When visiting any city you want to act like a local, right? In Seattle, that means getting outside. And when you stay at The Alexis Hotel (or any of our hotels for that matter), they’ll hook you up with a complimentary PUBLIC bike so you can take in the sights from atop a sweet ride. If you left your outdoor gear at home, or — gasp! — don’t have any, you’re in luck because there’s a North Face on the same block as the hotel. Consider any piece you purchase here a multipurpose investment that will get you through 90 percent of the city’s social situations. If that seems like an exaggeration, you haven’t been to the Emerald City yet.
Unless you’re a Tour de France yellow-jersey contender who doesn’t mind a 10 percent slope here or there, you’ll want to head down the hill and turn right on Alaskan Way, which runs along the waterfront. Here, you can meander on a rare flat street with plenty of potential stops along the way, including:
Ye Olde Curiosity Shop: Not content to just be a tourist shop filled with postcards, T-shirts and key chains with your name possibly spelled right, this local institution displays things like shrunken heads (yep, they’re real human heads), jumping beans, and the Lord’s Prayer on a grain of rice.
The Salmon Cooker: Already famished from the 0.3 miles you’ve biked? Stop at this walk-up window for alder wood–smoked salmon with potato wedges. A Northwest treat.
The Seattle Great Wheel: Step right up to the 280,300-pound spinning contraption that juts out 40 feet over Elliott Bay for a ride inside one of the gondolas — and a chance at some pretty fantastic photos of the city and Puget Sound.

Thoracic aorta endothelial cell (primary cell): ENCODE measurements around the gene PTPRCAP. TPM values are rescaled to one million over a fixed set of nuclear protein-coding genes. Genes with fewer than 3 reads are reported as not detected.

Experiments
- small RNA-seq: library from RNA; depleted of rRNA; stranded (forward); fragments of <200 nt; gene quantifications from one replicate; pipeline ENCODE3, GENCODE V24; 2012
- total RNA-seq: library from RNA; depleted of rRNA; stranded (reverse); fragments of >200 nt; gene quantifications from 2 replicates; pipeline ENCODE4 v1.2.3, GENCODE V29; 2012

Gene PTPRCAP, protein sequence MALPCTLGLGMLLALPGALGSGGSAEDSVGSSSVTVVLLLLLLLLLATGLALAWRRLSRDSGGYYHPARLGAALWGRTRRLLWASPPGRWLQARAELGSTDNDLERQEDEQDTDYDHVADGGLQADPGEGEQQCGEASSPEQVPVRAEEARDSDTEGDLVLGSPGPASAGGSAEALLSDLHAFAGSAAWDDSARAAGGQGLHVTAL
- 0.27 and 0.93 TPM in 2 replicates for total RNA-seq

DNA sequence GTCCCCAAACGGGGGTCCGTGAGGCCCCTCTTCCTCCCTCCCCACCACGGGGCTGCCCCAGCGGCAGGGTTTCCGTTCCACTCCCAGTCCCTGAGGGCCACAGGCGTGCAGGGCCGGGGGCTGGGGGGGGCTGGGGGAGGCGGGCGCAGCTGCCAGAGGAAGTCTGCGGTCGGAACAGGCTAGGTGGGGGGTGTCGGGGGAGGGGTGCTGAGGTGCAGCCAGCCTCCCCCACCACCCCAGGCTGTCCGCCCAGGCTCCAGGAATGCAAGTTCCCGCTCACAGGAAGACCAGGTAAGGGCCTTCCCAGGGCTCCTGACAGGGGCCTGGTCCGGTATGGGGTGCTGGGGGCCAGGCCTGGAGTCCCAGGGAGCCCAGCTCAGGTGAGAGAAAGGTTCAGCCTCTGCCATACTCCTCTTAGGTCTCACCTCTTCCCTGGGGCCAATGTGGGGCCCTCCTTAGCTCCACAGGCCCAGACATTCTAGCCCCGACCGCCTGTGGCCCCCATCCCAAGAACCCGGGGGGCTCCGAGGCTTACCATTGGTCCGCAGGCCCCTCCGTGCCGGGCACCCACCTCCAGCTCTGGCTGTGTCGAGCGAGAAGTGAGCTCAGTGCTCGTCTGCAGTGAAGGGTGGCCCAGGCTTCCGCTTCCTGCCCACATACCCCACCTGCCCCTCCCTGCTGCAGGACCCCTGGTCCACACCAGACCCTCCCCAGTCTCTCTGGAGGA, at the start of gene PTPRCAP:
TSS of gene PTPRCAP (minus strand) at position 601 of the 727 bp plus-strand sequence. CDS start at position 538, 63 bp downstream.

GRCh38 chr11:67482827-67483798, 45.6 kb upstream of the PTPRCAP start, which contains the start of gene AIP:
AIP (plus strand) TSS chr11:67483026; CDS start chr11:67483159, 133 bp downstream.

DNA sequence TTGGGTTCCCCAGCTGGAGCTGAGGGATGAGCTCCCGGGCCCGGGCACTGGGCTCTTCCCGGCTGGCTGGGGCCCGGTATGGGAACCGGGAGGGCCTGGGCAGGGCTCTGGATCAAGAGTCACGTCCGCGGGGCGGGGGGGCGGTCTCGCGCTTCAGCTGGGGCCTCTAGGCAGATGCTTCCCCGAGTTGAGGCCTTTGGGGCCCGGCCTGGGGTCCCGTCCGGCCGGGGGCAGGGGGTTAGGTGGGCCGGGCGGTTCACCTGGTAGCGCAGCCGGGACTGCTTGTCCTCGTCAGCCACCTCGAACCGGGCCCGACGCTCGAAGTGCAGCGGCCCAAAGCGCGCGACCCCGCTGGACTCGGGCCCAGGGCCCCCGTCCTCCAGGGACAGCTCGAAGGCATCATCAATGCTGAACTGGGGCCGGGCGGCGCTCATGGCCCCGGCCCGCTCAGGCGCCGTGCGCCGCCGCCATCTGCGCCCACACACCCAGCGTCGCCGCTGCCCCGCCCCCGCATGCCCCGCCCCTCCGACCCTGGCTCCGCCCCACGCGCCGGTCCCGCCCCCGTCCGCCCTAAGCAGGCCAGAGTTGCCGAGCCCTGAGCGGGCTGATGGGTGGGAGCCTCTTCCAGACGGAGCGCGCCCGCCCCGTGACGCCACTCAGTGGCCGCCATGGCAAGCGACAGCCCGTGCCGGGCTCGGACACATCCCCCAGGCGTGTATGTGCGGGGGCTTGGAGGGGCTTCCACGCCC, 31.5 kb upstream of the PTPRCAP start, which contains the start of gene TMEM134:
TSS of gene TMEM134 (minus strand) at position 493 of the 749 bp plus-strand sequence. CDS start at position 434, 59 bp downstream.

Seattle Aquarium: Touch a sea urchin. It’s fun.
Myrtle Edwards Park/Olympic Sculpture Park: Once Alaskan Way ends after about a mile, keep riding into shoreline-hugging Myrtle Edwards Park, which is also home to the Seattle Art Museum’s outdoor extension. Take a break on the benches shaped like eyes, or cruise by works like an abstract eagle and a rotating ampersand. You’ll know you’re in the right place when you spot two naked males in a fountain. (Note: These should be statues. If they’re real people, you might not be in the right place at all.)
If you’re loving the feel of the wind in your helmet-head hair, keep going — there’s a quiet path that stretches all the way to the Magnolia neighborhood. You’ll find some great restaurants here as well as Discovery Park, Seattle’s largest green space, offering sweeping vistas, hiking trails and beaches. Maps available at the front desk will point you in the right direction.
You can easily do this same route if you’re staying at Hotel Monaco or Hotel Vintage, too, just with a little more downhill action at the beginning — and probably a nice walk uphill with your bike at the end.
— Haley Shapley